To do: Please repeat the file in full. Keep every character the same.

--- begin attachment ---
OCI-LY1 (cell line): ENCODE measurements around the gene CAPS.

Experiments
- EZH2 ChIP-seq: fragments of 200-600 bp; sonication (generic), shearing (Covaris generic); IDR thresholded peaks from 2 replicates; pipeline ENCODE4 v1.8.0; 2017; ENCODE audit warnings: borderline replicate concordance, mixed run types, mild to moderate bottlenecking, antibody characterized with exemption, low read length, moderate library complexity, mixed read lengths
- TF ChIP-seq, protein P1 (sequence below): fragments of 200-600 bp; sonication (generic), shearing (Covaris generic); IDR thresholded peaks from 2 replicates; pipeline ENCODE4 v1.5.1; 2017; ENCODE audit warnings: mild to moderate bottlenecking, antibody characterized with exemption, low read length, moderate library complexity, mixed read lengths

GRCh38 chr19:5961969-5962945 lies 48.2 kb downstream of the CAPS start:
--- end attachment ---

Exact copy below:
OCI-LY1 (cell line): ENCODE measurements around the gene CAPS.

Experiments
- EZH2 ChIP-seq: fragments of 200-600 bp; sonication (generic), shearing (Covaris generic); IDR thresholded peaks from 2 replicates; pipeline ENCODE4 v1.8.0; 2017; ENCODE audit warnings: borderline replicate concordance, mixed run types, mild to moderate bottlenecking, antibody characterized with exemption, low read length, moderate library complexity, mixed read lengths
- TF ChIP-seq, protein P1 (sequence below): fragments of 200-600 bp; sonication (generic), shearing (Covaris generic); IDR thresholded peaks from 2 replicates; pipeline ENCODE4 v1.5.1; 2017; ENCODE audit warnings: mild to moderate bottlenecking, antibody characterized with exemption, low read length, moderate library complexity, mixed read lengths

GRCh38 chr19:5961969-5962945 lies 48.2 kb downstream of the CAPS start: